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A time to rise like a phoenix from the ashes

2013-09-30 04:47:18
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By Shirley  Candappa

The Northern Provincial Council election is now over. The Tamil National Alliance (TNA) comprising all sections of former militant groups (with the exception of Douglas Deva’s EPDP) as expected swept the board.

This Provincial Council election was an important step in taking forward  the democratic process in the North. After years of serfdom under the yolk of the LTTE and one or the other militant groups the people were provided with an opportunity to elect a new set of leaders  under a new dispensation.
Despite short-comings at the recently-held elections and what is being seen as a last minute attempt by certain militarised forces to change the outcome of the election through misleading propaganda, the polls were held in a peaceful atmosphere. Both local and foreign monitors until now have not exposed any major flaws in the process.

The Provincial Council elections in fact, held out a good opportunity to begin a new chapter in the political life of the Tamil people.
But neither the TNA nor the governing UPFA chose to make use of this opportunity.

The election and its run-up offered a chance to emphasise the multi-ethnicity of the country and to deal openly with the internal strife which is not particular to Sri Lanka alone. Today there are tools to deal with these problems.

" The breakdown of traditional Tamil cultural norms as a result of the near three-decade long war has given rise to a powerful,  empowered  community of women –single mothers and widows "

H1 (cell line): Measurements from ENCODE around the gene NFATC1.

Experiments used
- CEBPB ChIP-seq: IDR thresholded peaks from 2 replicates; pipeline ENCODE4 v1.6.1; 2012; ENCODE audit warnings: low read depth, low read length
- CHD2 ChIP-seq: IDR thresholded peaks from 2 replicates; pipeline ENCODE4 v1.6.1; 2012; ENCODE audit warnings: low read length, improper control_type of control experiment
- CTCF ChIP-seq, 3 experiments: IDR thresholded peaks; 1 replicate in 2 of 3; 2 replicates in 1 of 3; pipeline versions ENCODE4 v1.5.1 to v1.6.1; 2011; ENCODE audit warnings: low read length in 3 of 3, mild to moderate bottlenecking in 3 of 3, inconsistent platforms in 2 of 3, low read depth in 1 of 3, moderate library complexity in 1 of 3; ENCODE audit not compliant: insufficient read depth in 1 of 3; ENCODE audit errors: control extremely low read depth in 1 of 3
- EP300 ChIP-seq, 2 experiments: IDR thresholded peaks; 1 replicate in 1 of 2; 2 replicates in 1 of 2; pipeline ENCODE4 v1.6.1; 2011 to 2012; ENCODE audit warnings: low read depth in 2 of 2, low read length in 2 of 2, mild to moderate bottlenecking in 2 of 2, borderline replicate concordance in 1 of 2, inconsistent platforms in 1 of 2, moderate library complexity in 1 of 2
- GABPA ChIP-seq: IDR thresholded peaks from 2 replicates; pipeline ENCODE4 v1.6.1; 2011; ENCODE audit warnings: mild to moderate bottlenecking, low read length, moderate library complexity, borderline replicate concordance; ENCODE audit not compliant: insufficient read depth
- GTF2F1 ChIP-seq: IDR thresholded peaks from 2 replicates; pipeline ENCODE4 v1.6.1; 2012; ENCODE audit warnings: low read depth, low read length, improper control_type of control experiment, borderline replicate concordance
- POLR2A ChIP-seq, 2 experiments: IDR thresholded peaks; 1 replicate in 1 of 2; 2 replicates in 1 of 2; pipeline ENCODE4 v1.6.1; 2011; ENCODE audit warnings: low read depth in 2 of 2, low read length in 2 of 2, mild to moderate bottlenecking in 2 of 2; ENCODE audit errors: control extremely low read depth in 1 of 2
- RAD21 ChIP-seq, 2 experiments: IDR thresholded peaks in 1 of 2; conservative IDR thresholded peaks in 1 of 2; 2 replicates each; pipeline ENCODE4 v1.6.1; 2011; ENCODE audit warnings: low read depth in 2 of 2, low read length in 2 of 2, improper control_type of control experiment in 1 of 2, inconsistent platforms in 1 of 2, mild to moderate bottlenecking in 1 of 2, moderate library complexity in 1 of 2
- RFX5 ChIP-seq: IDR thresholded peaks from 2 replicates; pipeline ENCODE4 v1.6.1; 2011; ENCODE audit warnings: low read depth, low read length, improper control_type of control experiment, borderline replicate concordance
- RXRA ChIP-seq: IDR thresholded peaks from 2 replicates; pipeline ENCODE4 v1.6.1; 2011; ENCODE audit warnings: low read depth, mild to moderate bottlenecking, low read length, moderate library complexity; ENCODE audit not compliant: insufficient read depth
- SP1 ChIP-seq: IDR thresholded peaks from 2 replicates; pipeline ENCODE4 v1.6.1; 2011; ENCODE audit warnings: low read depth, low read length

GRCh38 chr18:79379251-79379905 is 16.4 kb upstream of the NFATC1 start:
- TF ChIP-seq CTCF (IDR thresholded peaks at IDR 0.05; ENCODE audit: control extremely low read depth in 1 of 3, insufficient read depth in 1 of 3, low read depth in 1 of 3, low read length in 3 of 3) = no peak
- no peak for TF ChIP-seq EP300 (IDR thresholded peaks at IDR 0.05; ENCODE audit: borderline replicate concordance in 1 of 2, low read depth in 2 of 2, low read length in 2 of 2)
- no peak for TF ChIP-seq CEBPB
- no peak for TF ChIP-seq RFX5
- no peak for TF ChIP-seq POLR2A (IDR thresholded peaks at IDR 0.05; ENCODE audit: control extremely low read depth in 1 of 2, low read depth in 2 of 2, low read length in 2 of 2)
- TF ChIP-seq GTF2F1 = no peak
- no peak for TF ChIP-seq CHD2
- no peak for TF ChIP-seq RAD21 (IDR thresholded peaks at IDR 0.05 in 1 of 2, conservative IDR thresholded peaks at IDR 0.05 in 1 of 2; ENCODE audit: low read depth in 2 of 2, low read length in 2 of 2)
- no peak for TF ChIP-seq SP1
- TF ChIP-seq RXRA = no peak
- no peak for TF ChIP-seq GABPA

The manifesto of the TNA did not deal with these problems or offer any insights as to what the TNA proposed to do to face these problems.
Sadly the manifesto is not a forward looking document, but rather chooses to focus on the worst times in the past, whitewashing and covering up past mistakes and misdeeds.

Both Tamil politicians and their Sinhalese counterparts instead chose to play the nationalist card.
President Mahinda Rajapaksa’s United  People’s Freedom Alliance played its usual worn-out old record of the continuing the fight against terrorism and western interference in the country’s internal problems.

The TNA true to form replayed its record on Tamil grievences, discrimination etc.
And now in principle, we the Tamils of the North under the guidance of the new team under the  leadership of ex-Supreme Court Justice Vigneswaran will soon take charge of running the Northern Provincial Council.

The question is, do we have the will and the ability and plans to develop our people and our areas. Or are we going to continue looking inward and create excuses for doing nothing?
Do we have the imagination and the spirit to go that extra mile, join hands with the central government to reconcile our differences and work together to create a better tomorrow for our people who have for nearly three decades lived amidst terrible hardship and deprivation.

Or will we recommence playing  the age-old game of making the rounds of western capitals crying of the problems we face from communalists in the south.
The Tamils of Sri Lanka now have their own Provincial Council, and as the leader of the TNA is fond of saying…”Tamils have reached a ‘CRITICAL JUNCTURE’.
So what are we going to do at this ‘critical juncture’?
We have a number of plus points in our favour…